A Mother’s Love: Fertility Preservation Gives Aubrey Family Building Options

Marci Saunders, the mother of three young children, conceived naturally and completed her family, yet chose to freeze her eggs.

She hopes that they will never need thawing. Her gift, an insurance policy, will provide her oldest daughter Aubrey, now six, with options when she decides to have children one day.

Aubrey was born with kidney dysplasia, and had both organs removed when she was five months old. She was on dialysis for a year prior to a transplant operation; afterward, relying on powerful medications to prevent rejection and aid in the transplant’s success. The long-term effects of these medicines, including three immunosuppression medications taken daily, could affect reproductive health and fertility.

Marci recognizes that adoption is a good choice as well, but wanted to give her daughter the option of sharing a biological connection with her children.

“I asked again and again: How will this affect my daughter’s fertility,” said Marci. “No one could give me an answer. As a mom, you want your children to have their own children one day, and so I did some research.”

Fertility Preservation: A New Technology Renewed a Mother’s Hope

Marci learned about fertility preservation options for donating her eggs to Aubrey, and called several fertility clinics in New Jersey to arrange for consultations. She was turned away for egg freezing, even after she found a case of a Canadian mother freezing her eggs for her adolescent daughter, who was diagnosed with ovarian cancer.

The American Society for Reproductive Medicine lifted the experimental label on egg freezing in 2012, and new applications for the technology are unfolding every day.

Ultimately, a close friend who had her family with assistance from North Hudson IVF referred her to the clinic’s founding reproductive endocrinologist, Dr. Jane Miller.

“Dr. Miller was fantastic, and made the entire journey much better than I thought it would be,” says Marci. “Other fertility doctors turned me down, but she took her personal time to research the legal issues and ethical guidelines.”

Marci underwent egg retrieval at age 35, the point at which the window starts closing on fertility. She knew she had to take action before it was too late.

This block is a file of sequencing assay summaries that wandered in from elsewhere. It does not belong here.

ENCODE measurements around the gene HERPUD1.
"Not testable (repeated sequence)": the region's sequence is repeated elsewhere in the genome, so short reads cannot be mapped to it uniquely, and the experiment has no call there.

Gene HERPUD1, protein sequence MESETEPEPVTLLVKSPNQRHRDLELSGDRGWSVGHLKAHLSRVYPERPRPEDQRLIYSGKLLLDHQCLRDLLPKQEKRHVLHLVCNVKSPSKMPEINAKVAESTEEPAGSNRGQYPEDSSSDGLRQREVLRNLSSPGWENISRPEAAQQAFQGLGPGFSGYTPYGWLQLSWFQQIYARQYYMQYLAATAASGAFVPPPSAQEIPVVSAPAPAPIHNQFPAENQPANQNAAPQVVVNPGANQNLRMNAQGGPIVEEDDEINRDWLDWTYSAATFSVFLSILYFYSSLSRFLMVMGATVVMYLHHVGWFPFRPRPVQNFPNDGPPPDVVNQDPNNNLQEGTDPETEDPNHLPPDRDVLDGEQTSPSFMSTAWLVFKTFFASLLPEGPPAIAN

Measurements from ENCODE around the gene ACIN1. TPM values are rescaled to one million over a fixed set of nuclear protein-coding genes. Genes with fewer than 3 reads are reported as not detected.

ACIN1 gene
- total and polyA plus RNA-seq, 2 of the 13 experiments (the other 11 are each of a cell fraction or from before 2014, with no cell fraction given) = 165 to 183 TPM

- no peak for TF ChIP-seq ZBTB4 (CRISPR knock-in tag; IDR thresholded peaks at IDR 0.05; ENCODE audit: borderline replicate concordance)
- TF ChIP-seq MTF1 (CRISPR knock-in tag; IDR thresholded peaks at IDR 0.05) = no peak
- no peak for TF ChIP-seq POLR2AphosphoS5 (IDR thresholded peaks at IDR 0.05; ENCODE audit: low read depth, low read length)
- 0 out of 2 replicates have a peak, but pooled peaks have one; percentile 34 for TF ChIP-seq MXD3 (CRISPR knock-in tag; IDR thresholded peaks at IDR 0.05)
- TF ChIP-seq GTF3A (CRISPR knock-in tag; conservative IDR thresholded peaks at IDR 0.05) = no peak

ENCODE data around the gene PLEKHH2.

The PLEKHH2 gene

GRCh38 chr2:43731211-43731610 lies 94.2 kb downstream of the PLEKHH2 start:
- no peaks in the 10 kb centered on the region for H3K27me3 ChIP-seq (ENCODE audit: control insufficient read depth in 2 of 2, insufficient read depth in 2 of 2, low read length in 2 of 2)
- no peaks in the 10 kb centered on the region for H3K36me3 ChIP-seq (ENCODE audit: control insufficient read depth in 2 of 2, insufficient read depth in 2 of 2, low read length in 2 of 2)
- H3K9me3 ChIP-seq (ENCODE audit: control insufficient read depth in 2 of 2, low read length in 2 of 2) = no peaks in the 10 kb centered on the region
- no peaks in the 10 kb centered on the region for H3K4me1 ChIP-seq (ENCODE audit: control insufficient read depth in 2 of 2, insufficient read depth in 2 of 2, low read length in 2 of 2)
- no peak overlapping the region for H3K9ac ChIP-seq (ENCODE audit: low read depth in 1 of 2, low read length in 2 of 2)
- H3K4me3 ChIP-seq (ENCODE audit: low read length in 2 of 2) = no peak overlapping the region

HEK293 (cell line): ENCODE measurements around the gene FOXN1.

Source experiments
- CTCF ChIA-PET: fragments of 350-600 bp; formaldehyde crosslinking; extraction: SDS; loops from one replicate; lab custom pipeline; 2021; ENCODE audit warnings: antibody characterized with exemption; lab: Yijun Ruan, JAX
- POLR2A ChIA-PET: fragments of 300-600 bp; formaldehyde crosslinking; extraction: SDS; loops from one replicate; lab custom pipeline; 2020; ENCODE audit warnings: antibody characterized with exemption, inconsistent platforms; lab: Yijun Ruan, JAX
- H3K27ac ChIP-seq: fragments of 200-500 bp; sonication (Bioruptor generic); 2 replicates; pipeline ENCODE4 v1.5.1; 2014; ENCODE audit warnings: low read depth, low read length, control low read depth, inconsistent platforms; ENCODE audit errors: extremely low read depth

A Second Chance for Aubrey

Aubrey’s body rejected the first kidney transplant, and her parents took her to three different hospitals, but no one could help.

“There were no protocols for this happening to babies so young, so no one could really give us a solid answer,” recalls Marci. That’s when her team of doctors at Hackensack University Medical Center designed an experimental plan to give her a chance for a successful transplant.

The Saunders family connected with a kidney transplant chain. The computer registry links people willing to donate an organ in exchange for another’s donation. Aubrey’s father Stephen, a police officer, was not a match for his daughter, but he was willing to give his kidney to another in the chain so that Aubrey could receive. At one year old, Aubrey was the youngest recipient ever in the kidney donation chain.

“It was a long road, but I thank God it worked,” says the grateful mom.

Her family says they still don’t know what the future holds. Because some of Aubrey’s medications were never used for this purpose, and in such a young baby, no one can predict the long-term side effects.

“As a result of her treatments and ongoing medications, Aubrey may not be able to conceive on her own, and conception may require eggs from another source,” says Dr. Miller. “We retrieved and cryopreserved Marci’s eggs, and they are available to the family should Aubrey ever need them.”

The family struggled with going public with their story, saying that: “This is more than personal, it’s Aubrey’s story.”

They ultimately decided that it would raise awareness within the medical community, encouraging doctors and nurses to share the news of fertility preservation with young patients and families who have children that may lose their fertility to a disease.

Marci said she decided to come forward after asking Aubrey’s nurse for her opinion.

“Her nurse said that she had never thought to tell people about egg freezing, but now she shares with her patients that this is something they can do,” Marci says. “If by telling Aubrey’s story, I can help kids, and give them hope, it was worth it.”

 


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Jane Miller, M.D.

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